This report examines the early impacts of the electricity wholesale market conditions experienced in mid-2022 and captures billing outcomes and effective prices faced by residential and small business electricity consumers across New South Wales, South Australia, South East Queensland, and Victoria.

Western Australian and the Northern Territory are not connected to the National Electricity Market, and retail electricity prices for many customers are still regulated in the Australian Capital Territory, regional Queensland, and Tasmania.

To inform this report, the ACCC has collected 13 million electricity bills. This data set contains information on charges, tariff types, usage, discounts and solar.

Not all rebates and concessions are paid via electricity retailers and, depending on the jurisdiction and the type of rebate, are sometimes paid directly to consumers. As a result, if applied directly to electricity bills, rebates and concessions from governments reduce median bills and median effective prices in our analysis.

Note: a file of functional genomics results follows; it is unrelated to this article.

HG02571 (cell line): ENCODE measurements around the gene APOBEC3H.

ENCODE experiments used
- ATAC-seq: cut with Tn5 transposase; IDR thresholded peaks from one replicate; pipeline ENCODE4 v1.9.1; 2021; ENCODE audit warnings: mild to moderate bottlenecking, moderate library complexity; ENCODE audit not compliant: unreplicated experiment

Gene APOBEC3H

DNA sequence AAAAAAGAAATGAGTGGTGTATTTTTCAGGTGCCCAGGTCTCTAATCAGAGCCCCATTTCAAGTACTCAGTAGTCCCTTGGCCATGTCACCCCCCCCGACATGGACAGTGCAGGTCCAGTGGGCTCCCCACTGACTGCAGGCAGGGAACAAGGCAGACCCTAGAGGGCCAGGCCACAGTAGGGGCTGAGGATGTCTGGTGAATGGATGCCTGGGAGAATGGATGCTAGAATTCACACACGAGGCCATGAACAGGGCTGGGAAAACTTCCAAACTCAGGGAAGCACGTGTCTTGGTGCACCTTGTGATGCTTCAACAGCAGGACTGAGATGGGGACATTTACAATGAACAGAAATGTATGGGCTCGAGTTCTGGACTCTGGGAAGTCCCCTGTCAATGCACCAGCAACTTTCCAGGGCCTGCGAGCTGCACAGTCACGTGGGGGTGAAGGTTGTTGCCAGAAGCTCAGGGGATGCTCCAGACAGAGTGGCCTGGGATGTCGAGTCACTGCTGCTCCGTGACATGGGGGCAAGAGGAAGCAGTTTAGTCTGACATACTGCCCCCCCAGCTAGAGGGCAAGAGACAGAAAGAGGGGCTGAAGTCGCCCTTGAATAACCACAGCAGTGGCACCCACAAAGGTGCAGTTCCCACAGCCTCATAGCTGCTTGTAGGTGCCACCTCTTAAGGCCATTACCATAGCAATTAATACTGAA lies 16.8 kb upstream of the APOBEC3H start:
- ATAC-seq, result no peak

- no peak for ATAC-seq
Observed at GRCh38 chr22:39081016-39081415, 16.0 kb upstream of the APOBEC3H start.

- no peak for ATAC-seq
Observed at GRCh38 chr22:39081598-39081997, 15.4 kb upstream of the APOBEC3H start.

In August 2018, the then Treasurer, the Hon Scott Morrison MP, directed the ACCC to hold an inquiry into the prices, profits and margins in relation to the supply of electricity in the National Electricity Market. This is the ninth time the ACCC has reported as part of this inquiry.

The report is available on the ACCC’s website at Electricity market monitoring 2018-25.

The next report is scheduled for December 2023.